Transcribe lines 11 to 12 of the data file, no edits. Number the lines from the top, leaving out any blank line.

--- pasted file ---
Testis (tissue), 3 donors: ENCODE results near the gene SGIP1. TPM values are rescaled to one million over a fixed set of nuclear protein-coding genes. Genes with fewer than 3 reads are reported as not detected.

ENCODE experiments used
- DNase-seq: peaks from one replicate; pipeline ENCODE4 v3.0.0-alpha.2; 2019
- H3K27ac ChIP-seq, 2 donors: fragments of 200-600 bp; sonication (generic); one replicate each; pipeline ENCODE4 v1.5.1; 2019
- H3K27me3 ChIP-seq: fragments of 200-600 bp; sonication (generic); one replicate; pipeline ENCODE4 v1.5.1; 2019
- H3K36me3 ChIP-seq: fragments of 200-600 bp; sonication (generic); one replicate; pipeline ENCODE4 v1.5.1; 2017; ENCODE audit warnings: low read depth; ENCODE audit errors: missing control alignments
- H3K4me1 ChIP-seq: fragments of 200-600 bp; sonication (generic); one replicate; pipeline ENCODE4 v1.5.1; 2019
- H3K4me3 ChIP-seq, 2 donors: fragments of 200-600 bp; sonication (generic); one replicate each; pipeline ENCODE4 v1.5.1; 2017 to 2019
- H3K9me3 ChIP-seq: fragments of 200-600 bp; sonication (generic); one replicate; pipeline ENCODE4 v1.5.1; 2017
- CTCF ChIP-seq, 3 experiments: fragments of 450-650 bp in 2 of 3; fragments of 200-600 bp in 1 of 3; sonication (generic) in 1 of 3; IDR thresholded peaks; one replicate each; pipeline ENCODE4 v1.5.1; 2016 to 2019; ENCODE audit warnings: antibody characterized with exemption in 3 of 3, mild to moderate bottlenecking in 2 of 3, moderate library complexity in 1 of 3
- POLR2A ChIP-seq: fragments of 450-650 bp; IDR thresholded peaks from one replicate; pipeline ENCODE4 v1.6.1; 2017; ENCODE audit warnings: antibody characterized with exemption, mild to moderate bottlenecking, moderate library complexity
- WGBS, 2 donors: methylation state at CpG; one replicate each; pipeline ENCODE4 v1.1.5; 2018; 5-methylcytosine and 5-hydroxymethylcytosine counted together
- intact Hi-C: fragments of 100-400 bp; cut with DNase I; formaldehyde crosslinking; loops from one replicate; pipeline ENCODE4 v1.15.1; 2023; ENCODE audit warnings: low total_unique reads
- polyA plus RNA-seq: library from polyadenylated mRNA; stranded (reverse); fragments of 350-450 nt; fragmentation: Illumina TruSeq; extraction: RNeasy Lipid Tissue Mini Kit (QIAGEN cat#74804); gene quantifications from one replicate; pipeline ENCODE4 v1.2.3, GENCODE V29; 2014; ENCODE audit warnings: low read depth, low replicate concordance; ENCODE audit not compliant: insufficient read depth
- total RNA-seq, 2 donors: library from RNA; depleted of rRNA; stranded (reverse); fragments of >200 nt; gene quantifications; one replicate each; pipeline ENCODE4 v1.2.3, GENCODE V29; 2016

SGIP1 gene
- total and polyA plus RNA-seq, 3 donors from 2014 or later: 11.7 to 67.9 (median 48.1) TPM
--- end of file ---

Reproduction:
- POLR2A ChIP-seq: fragments of 450-650 bp; IDR thresholded peaks from one replicate; pipeline ENCODE4 v1.6.1; 2017; ENCODE audit warnings: antibody characterized with exemption, mild to moderate bottlenecking, moderate library complexity
- WGBS, 2 donors: methylation state at CpG; one replicate each; pipeline ENCODE4 v1.1.5; 2018; 5-methylcytosine and 5-hydroxymethylcytosine counted together